A guide on house arrest after 10 teens from the Bnei Zion pre-military academy were killed Thursday in a flash flood during a hike in the Dead Sea area said she warned against going on the trip, but that the final decision wasn’t hers to make.
The guide is the daughter of the deputy commander of the Arava emergency search and rescue unit, which is in charge of the area where the teens died, Hebrew media reported on Saturday night.
In her police testimony, reported on TV news broadcasts which also quoted her lawyer Shahar Mendelman, the guide said that she consulted with her father before the hike and that he advised against the trip, telling her “don’t take the chance,” given weather warnings, a message she said she passed on to the pre-military academy. She further said that she herself had voiced her concerns but that they weren’t heeded.
Israel’s Hadashot news reported that the guide’s father was set to give police testimony as well.
The head of the pre-military academy and an instructor were arrested on Friday on suspicion of negligent homicide in ignoring the flash flood warnings. They remained in custody as of Saturday night.
Israeli police are investigating whether the organizers of the hike lied to participants about the safety of the desert trail they planned to take, as well as about their coordination, or lack thereof, with relevant authorities.
Seven of the 10 teenagers killed in the flood — Ella Or, Maayan Barhoum, Yael Sadan, Agam Levy, Shani Shamir, Ilan Bar Shalom, and Tzur Alfi — were laid to rest on Friday with their bereft parents, siblings, and friends eulogizing them in turn as noble would-be leaders, firm “lovers of life,” and their “little girls.” The remaining students, Romi Cohen, Adi Raanan and Gali Balali were to be buried on Sunday.
The 10 were part of a group of 25 students on a hike organized by the Bnei Zion pre-military academy in Tel Aviv, and were set to attend its program in the coming year. Their deaths Thursday amid unseasonable rains and warnings of flash floods in the riverbed where they were hiking, Tzafit, shocked the country.
Barhoum’s mother told Hadashot TV on Saturday that she called the pre-military academy the night before the hike to ask if the trip was still going ahead and if authorities were consulted.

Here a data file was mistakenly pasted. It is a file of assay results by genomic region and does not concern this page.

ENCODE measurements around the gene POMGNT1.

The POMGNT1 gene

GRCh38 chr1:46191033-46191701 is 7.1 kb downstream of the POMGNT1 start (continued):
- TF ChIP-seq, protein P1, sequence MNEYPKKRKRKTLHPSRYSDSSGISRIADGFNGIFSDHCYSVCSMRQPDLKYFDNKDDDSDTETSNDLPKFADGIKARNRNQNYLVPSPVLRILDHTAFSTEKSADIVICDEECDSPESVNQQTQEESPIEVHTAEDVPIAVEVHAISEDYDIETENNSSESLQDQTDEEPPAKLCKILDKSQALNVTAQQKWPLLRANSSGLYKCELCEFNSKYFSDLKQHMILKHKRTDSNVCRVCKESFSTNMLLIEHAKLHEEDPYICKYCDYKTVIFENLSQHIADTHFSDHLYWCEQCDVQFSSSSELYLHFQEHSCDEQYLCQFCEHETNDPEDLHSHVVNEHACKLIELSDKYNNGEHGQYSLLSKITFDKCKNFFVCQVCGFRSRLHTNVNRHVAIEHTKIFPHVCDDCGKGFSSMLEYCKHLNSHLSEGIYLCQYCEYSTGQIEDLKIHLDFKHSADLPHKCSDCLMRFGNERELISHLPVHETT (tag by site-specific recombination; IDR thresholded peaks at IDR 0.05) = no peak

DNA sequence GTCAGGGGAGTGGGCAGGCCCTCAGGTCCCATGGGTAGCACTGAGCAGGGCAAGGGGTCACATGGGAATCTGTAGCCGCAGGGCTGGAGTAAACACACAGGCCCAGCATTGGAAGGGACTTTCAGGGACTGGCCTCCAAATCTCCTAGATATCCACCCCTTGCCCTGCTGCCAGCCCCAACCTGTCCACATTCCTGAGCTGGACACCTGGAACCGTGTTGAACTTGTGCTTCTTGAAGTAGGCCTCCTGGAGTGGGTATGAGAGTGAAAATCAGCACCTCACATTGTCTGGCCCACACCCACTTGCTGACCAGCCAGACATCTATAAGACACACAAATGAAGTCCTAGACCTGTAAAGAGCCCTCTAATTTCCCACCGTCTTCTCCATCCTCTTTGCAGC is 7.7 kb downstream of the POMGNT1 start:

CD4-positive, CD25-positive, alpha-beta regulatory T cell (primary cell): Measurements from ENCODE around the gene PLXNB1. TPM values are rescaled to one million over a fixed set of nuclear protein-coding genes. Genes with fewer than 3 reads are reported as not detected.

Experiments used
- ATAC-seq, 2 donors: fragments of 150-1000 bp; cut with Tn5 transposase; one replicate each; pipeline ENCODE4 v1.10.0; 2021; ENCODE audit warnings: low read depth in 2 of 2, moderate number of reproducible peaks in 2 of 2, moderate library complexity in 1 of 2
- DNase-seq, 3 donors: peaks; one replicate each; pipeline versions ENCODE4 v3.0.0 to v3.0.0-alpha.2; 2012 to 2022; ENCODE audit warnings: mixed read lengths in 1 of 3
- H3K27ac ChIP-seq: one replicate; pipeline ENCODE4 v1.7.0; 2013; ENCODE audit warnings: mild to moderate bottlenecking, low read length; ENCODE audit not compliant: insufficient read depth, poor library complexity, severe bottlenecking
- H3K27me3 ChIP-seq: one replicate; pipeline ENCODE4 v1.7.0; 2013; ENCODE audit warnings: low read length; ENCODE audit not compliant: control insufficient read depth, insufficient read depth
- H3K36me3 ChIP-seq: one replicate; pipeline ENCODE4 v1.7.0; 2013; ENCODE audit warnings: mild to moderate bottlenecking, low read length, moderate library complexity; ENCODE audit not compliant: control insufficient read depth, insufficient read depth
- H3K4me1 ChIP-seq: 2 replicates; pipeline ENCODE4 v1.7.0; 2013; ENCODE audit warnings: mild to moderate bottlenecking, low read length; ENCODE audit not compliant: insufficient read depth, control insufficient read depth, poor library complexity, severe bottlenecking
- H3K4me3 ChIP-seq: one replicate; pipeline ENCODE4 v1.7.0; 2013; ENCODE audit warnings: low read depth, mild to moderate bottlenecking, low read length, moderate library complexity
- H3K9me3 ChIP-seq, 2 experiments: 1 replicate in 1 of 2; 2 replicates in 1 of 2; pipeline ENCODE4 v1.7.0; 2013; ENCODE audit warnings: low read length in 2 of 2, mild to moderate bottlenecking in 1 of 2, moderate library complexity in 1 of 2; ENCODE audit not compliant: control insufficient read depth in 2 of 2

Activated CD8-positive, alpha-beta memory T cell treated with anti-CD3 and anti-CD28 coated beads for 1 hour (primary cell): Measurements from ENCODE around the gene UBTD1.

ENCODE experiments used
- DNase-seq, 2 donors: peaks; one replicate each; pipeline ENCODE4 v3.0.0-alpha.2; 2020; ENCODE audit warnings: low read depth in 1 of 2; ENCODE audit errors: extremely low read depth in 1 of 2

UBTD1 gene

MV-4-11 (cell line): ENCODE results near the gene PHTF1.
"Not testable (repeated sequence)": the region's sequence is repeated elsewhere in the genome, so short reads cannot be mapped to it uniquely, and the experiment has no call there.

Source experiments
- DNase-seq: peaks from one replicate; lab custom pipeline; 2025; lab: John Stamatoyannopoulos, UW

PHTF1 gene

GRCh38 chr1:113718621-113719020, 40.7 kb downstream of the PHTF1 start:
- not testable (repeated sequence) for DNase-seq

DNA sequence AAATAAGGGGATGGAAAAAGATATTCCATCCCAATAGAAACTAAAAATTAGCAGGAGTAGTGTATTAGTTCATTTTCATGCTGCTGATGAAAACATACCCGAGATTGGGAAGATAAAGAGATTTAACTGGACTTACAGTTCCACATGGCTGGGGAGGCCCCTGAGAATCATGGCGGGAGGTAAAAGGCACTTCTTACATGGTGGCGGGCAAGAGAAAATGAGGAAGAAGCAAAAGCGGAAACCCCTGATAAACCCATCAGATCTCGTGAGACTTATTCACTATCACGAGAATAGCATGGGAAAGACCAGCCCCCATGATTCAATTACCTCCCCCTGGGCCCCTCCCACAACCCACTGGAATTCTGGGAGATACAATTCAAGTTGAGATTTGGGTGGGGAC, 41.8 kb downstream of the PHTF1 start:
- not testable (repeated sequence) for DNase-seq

Barhoum said she asked whether the academy had sought the advice of the Education Ministry and whether it was in touch with the ministry’s situation room, set up for school trips, amid the bad weather. “I was told that they were handling it, that’s it,” she said.
One of the teenagers who survived the flash flood also spoke to Hadashot TV on Saturday, saying the group was in “good spirits” during the hike and walking in small groups in the Judean desert about an hour in when suddenly he heard shouting.
Noam Kelem said someone started “screaming of a flood” and all the teens heard the noise and saw a “massive wave of brown” as they were hit by the flash flood.
“We grasped whatever we could, the water was at chest level and it was freezing cold,” he said, adding that he saw two people “swept away, their bodies slamming against boulders as they went.”
Also Saturday, new details emerged on the actions of one of the teens killed, Tzur Alfi, who is said to have saved the lives of his friends.
“Tzur managed to grab a stone and could have lifted himself up [to safety] very easily, but he saw all his friends from the pre-military program toward him, so he grabbed everyone he could by the hand and let each one climb on top of him until the flood overpowered him,” Alfi’s girlfriend Liri Uriel, who had evidently spoken with some of the survivors from the tragic hike, told Channel 10 on Saturday.
Uriel told the Ynet news site that Alfi had dreamed of serving in the IDF’s elite 669 search-and-rescue unit, and said it was clear from Alfi’s heroism on Thursday that he didn’t even need the military training.
At his funeral, Alfi’s grandmother said: “I heard that you tried to help your friends, to save them. That’s the noblest kind of sacrifice, of someone born to lead. It fits you. You loved everyone and you sacrificed yourself for them.”
Some of the teens on the hike, including Barhoum, had expressed reservations about going on trip, sending messages to friends and family voicing their concerns.
The deaths of the teens have gripped the country.
President Reuven Rivlin sent his condolences to the families on Friday, telling them, “How much sorrow is sweeping the nation this morning, We lost wonderful children, the best of our youth. Full of promises, full of expectations and [leaving us with] a broken heart.”
Rivlin thanked the rescue crews, IDF, police, and volunteers who helped rescue and locate the survivors and bodies.
“From here I turn to the citizens of Israel with a plea: Please, go out to hike only after you checked you’re in a safe area. Don’t take unnecessary risks,” he said.
Prime Minister Benjamin Netanyahu said in a statement that “all of Israel” mourned the students.
“In this difficult hour, our hearts are with the families who suffer in their grief, a sorrow of which there is none heavier,” he said. “Their children were taken at the dawn of their lives. They were full of love for the nation, the land, the people. They just wanted to give.”
“There are no words of comfort apart from the embrace we give to the families, friends, and students of the Bnei Zion pre-military academy,” he said. “We’re with you. We’ll always be with you.”